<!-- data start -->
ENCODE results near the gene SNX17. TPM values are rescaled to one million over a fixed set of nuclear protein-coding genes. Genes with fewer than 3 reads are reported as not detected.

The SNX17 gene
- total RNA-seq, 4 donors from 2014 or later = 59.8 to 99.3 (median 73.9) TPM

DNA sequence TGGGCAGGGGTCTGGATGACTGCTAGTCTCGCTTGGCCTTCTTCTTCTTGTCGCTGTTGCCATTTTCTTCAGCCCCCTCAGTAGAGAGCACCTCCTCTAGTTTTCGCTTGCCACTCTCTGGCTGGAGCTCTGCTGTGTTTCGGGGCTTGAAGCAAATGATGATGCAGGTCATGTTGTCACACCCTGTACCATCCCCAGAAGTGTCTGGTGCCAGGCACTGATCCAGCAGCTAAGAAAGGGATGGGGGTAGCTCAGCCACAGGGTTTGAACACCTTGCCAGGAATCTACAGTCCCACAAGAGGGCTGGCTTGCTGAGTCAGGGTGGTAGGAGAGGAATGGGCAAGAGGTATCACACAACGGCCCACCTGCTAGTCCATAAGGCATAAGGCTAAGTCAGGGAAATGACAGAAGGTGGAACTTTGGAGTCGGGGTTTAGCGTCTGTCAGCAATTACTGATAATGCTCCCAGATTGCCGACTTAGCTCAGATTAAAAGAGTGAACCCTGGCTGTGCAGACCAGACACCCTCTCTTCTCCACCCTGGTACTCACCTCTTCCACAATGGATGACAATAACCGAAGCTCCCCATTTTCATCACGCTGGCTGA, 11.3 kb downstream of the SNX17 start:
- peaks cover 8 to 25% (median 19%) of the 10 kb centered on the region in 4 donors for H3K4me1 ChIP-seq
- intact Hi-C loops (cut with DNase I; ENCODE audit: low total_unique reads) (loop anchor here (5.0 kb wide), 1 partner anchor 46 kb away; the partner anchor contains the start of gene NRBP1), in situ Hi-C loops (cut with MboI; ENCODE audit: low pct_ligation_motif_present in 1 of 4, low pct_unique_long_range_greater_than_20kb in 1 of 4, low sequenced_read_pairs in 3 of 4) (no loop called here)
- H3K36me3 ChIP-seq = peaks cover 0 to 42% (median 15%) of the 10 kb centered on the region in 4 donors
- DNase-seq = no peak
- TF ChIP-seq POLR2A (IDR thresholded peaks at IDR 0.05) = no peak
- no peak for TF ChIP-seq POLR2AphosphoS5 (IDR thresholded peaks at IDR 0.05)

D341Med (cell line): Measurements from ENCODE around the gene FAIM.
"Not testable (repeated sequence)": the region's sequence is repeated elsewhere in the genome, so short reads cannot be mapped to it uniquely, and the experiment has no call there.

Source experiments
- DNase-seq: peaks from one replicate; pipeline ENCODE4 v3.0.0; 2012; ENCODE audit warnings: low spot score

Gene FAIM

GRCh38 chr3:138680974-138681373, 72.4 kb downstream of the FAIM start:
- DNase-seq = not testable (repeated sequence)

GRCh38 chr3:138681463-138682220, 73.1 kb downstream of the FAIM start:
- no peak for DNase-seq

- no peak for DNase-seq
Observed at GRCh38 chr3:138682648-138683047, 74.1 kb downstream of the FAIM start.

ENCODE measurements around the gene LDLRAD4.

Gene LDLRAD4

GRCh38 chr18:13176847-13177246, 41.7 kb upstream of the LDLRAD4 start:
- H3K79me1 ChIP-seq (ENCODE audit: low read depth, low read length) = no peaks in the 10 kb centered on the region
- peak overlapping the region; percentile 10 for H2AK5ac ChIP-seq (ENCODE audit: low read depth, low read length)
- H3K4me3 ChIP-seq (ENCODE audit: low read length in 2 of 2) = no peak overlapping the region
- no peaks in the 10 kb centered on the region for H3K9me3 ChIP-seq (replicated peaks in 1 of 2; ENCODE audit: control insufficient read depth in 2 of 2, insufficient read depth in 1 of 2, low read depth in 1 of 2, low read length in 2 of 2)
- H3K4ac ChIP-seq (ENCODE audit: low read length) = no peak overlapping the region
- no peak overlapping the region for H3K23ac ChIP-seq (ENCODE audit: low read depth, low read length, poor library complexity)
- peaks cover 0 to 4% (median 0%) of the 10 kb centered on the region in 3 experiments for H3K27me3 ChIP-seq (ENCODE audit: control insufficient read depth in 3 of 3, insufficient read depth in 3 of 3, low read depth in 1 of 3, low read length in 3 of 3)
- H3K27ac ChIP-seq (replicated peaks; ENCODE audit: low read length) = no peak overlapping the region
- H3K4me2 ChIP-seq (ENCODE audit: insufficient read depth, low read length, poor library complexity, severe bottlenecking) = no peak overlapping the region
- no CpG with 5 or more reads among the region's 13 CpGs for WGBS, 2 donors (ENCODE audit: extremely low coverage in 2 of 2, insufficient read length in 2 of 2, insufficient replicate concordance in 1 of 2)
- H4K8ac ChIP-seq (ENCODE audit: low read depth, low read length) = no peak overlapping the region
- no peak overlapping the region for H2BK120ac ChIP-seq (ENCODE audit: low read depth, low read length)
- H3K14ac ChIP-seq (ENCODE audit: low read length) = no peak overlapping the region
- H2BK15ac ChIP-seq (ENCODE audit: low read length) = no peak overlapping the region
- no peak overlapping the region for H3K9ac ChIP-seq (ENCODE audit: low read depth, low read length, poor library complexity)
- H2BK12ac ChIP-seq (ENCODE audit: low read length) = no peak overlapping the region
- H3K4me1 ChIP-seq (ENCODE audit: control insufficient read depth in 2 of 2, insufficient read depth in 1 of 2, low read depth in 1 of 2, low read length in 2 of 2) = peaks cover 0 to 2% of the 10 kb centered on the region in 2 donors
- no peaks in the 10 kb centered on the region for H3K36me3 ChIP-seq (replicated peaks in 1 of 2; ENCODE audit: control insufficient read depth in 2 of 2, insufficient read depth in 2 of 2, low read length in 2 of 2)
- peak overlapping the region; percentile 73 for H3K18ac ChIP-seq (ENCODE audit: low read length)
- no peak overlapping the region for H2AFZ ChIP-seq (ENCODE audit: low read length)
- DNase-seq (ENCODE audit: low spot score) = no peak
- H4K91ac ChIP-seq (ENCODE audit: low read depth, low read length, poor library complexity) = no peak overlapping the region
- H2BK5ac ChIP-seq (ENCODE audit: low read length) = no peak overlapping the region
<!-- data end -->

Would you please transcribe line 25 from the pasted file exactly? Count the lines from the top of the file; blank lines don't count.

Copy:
- H3K79me1 ChIP-seq (ENCODE audit: low read depth, low read length) = no peaks in the 10 kb centered on the region